Informed consent was obtained from patients, who were blinded at the time of primary implant removal. The study was approved by the institutional review board. Antibiotics were discontinued at least 4 weeks before primary implant removal.

Similar surgical procedures were performed by the senior authors (MM, SZ, FI) including use of tourniquet, type of cement spacer, and implant (P.F.C.® Sigma® TC3 Revision Knee System; DePuy®, Warsaw, IN, USA). The joint was exposed with a standard medial parapatellar arthrotomy through the previous skin incision, expanded for sinus excision. The components were removed in the same sequence. Scarred and necrotic tissue was débrided. We collected six tissue samples for microbiologic cultures: one from the suprapatellar pouch, one from each gutter, and one from each bone-implant interface. Additional samples were collected to determine the number of polymorphonuclear cells in the periprosthetic tissue. In 77 cases (38 in the QS group; 39 in the TTO group) five or more cells were found in at least five high power fields [9, 32, 91] (Table 1). Prophylactic antibiotic therapy with 2 g intravenous cefazolin was started just after tissue sampling and another gram was administered every 8 hours on the first postoperative day. A vancomycin-loaded (2 g per 20 g cement) static cement spacer (Simplex™ T, Stryker®, Kalamazoo, MI, USA) with tobramycin was molded intraoperatively.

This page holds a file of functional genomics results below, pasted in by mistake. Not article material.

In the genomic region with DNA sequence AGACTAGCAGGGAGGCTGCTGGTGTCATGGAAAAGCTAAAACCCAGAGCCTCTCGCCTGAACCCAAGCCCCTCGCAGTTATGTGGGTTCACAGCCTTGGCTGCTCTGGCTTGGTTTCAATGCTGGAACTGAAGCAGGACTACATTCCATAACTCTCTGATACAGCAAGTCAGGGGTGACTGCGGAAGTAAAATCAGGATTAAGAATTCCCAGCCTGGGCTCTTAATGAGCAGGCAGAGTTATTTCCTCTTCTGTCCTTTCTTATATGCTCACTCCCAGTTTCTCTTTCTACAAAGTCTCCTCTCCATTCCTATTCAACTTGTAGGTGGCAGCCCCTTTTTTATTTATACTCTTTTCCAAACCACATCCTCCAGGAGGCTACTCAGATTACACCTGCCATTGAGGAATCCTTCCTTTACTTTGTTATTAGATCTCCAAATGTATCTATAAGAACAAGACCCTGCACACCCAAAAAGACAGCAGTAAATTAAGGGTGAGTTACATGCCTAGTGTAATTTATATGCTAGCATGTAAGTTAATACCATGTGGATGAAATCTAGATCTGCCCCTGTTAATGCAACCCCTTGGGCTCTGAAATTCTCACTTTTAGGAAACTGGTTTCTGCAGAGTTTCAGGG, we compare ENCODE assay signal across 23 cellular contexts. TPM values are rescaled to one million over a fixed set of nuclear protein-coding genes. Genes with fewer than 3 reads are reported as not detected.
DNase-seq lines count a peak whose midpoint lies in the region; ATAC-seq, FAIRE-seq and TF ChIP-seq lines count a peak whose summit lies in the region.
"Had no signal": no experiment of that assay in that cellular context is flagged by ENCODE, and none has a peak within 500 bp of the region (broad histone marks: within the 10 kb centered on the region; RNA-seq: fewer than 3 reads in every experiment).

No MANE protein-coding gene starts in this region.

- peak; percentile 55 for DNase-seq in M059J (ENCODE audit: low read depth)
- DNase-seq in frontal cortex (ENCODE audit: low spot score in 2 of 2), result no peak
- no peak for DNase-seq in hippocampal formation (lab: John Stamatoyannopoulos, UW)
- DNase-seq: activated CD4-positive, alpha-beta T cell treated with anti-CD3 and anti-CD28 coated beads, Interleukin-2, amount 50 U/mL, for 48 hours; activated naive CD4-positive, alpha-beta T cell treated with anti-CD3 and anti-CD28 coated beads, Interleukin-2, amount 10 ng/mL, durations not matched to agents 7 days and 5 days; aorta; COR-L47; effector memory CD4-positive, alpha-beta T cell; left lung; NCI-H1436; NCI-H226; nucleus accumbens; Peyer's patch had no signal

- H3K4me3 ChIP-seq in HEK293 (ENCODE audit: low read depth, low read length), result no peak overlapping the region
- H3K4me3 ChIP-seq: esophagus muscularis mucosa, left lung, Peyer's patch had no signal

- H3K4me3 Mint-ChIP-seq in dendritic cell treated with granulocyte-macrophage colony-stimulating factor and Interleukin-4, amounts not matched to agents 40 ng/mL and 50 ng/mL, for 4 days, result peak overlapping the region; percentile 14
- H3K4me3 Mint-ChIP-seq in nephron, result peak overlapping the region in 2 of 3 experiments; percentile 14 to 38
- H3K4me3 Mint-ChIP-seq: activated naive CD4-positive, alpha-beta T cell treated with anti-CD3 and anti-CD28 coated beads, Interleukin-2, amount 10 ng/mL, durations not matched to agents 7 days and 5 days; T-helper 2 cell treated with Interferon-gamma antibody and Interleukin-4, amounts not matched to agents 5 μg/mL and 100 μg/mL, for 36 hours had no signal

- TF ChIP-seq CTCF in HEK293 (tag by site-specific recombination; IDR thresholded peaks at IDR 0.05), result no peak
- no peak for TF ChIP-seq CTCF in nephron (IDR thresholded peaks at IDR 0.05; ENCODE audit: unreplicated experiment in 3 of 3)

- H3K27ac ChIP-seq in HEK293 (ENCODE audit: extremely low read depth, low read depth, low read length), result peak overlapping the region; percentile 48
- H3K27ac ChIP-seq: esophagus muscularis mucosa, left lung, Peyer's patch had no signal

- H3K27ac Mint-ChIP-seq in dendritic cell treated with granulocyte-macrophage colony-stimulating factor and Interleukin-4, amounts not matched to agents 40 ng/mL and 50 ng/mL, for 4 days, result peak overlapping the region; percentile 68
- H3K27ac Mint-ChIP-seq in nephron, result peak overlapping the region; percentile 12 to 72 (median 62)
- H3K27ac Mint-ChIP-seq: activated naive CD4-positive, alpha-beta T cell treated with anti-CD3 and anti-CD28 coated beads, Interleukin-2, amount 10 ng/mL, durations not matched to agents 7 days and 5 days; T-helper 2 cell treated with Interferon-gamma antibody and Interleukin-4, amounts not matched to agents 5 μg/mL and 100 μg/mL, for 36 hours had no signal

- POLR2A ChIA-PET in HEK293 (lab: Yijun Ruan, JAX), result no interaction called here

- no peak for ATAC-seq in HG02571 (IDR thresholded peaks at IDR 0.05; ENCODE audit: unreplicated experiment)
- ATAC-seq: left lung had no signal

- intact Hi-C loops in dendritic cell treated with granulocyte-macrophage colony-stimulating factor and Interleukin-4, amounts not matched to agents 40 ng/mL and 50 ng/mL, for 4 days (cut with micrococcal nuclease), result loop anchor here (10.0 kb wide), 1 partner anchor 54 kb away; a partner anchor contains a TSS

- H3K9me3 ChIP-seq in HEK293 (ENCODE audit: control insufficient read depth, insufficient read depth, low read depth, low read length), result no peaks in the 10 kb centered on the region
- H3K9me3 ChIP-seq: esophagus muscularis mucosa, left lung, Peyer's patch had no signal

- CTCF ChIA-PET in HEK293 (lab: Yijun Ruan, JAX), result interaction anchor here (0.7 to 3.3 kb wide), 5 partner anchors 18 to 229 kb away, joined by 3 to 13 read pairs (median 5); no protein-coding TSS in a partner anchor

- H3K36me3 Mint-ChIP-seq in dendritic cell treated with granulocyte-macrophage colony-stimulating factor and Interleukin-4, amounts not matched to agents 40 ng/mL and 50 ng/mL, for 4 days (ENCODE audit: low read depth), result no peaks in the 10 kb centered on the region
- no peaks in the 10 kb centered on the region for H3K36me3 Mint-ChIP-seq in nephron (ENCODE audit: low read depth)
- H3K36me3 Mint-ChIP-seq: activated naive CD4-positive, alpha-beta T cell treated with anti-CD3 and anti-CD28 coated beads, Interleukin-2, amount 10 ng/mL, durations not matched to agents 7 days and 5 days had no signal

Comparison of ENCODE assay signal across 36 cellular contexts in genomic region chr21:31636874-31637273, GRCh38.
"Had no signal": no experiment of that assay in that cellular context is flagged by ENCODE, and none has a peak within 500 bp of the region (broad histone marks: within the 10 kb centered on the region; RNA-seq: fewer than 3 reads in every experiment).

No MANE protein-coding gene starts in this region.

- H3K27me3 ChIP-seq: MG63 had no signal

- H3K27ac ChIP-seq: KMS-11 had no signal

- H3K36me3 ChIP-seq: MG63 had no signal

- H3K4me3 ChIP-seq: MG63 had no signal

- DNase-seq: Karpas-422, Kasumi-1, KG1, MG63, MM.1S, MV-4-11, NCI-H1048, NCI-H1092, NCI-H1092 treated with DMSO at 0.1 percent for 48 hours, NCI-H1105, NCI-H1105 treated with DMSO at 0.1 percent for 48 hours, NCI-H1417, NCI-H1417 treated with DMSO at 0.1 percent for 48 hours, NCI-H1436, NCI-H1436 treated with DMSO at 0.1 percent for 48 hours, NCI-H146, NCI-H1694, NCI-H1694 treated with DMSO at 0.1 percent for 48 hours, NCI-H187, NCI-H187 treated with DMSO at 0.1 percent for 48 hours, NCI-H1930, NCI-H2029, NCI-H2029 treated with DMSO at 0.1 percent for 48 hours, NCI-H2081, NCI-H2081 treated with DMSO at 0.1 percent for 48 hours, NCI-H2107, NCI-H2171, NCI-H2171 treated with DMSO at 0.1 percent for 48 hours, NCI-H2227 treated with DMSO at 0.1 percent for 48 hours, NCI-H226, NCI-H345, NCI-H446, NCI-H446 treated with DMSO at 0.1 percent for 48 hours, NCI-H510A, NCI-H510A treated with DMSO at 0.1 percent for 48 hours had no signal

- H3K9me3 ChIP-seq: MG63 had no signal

At discharge, patients were prescribed intravenous antibiotics by an infectious disease specialist (EZ) based on microbiologic cultures (Table 4) and antibiograms. Patients with negative cultures received empiric antibiotic therapy (levofloxacin, 500 mg/day plus rifampicin, 600 mg/day, and teicoplanin, 800 mg/day) for 4 weeks. Laboratory tests (blood cell count, CRP, and ESR) were obtained at 7, 15, 30, and 60 days after surgery. Kidney and liver functions were monitored at 3-day intervals.

Table 4
Results of microbiologic cultures for synovial fluid and tissue samples

A standard postoperative protocol was followed (Table 5). At 60 days, all patients with no clinical signs of infection, normal ESR and CRP underwent LeukoScan® imaging. Patients with negative LeukoScan® imaging were offered RTKA.

Table 5
Postoperative care and rehabilitation protocol